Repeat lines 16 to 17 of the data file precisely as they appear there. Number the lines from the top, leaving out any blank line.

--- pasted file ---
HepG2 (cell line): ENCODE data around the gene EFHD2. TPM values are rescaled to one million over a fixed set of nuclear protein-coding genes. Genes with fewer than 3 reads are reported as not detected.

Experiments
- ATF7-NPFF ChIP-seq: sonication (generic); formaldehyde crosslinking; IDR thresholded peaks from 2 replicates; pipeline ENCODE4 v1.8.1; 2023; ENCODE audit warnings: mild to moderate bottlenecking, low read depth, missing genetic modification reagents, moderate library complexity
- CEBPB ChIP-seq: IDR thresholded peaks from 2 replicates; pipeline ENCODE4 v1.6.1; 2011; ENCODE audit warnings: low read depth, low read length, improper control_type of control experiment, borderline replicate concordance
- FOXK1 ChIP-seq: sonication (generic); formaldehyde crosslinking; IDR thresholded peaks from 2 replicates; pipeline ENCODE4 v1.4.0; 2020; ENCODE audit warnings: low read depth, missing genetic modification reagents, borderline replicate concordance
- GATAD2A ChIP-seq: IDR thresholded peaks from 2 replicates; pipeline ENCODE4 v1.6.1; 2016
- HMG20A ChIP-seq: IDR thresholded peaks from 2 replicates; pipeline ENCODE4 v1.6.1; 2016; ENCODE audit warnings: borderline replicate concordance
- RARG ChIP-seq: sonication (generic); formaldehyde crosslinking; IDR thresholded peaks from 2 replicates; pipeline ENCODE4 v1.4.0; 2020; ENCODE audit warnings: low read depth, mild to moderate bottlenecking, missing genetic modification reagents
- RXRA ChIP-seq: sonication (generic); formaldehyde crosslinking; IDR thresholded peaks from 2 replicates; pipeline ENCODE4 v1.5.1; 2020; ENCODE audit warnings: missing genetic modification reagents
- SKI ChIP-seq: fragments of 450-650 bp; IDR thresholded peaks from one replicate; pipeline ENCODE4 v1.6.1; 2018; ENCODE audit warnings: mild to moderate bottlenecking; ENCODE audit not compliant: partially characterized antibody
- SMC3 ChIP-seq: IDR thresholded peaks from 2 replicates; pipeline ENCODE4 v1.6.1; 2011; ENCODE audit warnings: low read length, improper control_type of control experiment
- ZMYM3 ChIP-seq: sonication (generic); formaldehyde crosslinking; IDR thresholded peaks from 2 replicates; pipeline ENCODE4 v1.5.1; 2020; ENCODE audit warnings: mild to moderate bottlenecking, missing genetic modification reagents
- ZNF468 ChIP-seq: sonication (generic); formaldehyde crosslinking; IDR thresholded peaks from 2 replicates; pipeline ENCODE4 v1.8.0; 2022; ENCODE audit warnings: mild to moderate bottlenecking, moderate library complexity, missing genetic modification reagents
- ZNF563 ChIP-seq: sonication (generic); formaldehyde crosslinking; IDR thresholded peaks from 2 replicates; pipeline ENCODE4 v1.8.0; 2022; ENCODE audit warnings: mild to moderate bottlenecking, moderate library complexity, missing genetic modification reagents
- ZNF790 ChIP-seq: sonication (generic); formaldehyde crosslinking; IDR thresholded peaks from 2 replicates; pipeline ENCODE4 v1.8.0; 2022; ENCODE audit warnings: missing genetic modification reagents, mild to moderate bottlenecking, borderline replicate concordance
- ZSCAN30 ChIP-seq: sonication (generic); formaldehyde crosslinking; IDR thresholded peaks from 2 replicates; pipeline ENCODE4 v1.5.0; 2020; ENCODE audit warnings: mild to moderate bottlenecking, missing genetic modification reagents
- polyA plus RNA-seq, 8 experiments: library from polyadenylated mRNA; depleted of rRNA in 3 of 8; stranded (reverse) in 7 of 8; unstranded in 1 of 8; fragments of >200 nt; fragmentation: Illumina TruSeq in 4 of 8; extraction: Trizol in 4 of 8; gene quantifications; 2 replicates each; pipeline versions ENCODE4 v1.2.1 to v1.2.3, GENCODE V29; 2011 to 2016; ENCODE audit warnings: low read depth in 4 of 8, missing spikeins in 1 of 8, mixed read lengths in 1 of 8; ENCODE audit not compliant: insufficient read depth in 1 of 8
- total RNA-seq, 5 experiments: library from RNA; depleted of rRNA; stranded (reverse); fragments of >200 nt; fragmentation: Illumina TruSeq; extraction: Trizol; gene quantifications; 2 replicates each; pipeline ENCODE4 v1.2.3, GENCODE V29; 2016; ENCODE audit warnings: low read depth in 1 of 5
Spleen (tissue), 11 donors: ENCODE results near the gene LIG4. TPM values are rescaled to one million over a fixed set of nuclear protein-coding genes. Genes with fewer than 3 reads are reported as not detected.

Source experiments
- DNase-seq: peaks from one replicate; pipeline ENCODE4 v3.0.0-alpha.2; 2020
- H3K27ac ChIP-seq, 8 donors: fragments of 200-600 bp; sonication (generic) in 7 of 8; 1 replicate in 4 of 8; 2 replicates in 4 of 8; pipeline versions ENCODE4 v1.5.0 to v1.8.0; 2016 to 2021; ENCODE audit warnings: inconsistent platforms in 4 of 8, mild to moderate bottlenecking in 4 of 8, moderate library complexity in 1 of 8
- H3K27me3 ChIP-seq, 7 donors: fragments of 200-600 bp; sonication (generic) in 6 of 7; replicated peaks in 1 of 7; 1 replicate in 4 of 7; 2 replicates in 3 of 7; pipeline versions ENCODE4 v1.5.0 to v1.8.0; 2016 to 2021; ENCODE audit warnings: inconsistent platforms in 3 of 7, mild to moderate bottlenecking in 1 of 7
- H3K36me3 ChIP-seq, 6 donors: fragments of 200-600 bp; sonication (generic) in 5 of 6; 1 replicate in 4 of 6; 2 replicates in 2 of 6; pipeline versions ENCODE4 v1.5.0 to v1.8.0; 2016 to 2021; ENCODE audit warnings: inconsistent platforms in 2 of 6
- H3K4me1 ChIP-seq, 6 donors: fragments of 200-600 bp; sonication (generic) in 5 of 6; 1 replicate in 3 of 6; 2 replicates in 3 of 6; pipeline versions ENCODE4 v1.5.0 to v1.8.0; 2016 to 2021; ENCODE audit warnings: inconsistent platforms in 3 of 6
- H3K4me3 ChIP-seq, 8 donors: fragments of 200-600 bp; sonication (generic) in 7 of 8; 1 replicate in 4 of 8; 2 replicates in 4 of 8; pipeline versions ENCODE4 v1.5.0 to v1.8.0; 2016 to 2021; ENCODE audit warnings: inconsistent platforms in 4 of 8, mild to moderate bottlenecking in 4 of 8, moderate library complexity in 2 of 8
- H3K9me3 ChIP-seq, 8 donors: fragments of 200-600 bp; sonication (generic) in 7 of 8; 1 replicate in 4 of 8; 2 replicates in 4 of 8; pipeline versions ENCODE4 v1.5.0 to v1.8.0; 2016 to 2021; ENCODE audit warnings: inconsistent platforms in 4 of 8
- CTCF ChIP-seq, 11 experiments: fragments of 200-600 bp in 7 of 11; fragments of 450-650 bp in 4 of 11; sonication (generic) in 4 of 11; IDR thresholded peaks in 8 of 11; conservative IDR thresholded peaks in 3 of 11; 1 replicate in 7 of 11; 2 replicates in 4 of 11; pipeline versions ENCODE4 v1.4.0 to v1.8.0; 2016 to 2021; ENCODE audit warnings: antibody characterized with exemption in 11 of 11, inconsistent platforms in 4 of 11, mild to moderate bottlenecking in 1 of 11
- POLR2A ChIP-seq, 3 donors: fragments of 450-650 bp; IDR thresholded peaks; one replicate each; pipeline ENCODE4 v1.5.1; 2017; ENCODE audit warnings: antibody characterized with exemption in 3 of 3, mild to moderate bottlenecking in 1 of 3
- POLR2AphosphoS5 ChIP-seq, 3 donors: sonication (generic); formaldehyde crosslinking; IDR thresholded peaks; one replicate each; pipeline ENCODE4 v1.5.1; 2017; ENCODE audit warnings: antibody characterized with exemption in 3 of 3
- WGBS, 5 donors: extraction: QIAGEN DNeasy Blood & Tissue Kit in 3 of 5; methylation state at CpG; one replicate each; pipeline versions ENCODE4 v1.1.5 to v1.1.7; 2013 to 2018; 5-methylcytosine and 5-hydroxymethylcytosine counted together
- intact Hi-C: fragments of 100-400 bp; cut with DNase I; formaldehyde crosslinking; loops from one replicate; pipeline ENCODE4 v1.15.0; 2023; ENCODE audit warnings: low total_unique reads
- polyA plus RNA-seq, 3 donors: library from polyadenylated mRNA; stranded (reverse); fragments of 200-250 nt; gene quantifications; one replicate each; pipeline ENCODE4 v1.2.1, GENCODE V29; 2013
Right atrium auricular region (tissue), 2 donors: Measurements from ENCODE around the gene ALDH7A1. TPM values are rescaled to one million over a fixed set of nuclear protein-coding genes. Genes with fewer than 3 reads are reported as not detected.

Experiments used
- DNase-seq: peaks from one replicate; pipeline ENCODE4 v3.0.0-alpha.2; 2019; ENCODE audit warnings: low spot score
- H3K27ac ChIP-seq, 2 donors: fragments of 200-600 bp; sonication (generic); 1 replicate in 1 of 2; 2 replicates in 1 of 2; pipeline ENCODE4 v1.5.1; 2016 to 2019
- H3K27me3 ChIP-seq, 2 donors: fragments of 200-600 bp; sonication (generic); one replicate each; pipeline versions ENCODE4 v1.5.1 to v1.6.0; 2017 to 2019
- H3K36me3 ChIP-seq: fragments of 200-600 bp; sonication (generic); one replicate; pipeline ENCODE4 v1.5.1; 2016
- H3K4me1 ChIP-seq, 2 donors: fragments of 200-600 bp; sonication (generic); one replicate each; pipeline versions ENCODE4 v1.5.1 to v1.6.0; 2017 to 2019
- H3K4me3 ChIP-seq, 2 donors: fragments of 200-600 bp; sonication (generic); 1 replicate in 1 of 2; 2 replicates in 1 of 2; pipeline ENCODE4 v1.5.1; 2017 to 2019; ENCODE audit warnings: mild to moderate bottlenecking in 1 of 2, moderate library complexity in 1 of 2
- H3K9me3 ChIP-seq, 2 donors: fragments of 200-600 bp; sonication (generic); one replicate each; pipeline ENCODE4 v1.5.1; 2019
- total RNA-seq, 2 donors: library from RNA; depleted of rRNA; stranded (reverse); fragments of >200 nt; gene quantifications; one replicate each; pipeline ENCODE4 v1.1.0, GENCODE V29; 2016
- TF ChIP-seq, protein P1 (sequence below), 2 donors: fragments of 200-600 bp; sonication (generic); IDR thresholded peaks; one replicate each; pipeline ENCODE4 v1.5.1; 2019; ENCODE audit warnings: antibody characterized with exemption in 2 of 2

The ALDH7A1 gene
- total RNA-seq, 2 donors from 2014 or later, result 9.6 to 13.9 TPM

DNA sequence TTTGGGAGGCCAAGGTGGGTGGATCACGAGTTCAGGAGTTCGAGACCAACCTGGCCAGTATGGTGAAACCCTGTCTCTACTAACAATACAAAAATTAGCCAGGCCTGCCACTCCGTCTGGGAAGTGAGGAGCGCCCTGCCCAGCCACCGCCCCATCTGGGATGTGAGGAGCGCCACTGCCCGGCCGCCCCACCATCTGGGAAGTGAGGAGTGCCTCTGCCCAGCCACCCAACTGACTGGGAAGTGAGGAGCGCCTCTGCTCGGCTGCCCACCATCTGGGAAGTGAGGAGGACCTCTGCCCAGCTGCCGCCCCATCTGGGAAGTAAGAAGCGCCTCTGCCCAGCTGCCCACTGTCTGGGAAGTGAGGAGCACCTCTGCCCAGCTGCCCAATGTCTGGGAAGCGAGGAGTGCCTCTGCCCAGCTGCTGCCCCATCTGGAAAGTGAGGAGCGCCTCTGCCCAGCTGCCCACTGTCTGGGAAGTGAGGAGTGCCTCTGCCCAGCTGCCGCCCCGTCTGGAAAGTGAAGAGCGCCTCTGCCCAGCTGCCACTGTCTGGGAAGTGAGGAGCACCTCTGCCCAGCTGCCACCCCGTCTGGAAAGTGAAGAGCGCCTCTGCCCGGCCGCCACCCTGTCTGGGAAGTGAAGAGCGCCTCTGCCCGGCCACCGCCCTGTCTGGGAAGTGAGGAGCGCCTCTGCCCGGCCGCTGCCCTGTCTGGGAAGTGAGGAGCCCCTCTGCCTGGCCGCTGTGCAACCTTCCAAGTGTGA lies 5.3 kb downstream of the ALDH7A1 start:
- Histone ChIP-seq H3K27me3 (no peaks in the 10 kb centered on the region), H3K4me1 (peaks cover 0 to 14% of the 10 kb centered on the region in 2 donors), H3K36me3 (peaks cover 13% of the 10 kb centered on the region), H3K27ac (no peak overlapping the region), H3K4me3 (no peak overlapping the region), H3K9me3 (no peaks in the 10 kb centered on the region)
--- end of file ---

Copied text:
- ZSCAN30 ChIP-seq: sonication (generic); formaldehyde crosslinking; IDR thresholded peaks from 2 replicates; pipeline ENCODE4 v1.5.0; 2020; ENCODE audit warnings: mild to moderate bottlenecking, missing genetic modification reagents
- polyA plus RNA-seq, 8 experiments: library from polyadenylated mRNA; depleted of rRNA in 3 of 8; stranded (reverse) in 7 of 8; unstranded in 1 of 8; fragments of >200 nt; fragmentation: Illumina TruSeq in 4 of 8; extraction: Trizol in 4 of 8; gene quantifications; 2 replicates each; pipeline versions ENCODE4 v1.2.1 to v1.2.3, GENCODE V29; 2011 to 2016; ENCODE audit warnings: low read depth in 4 of 8, missing spikeins in 1 of 8, mixed read lengths in 1 of 8; ENCODE audit not compliant: insufficient read depth in 1 of 8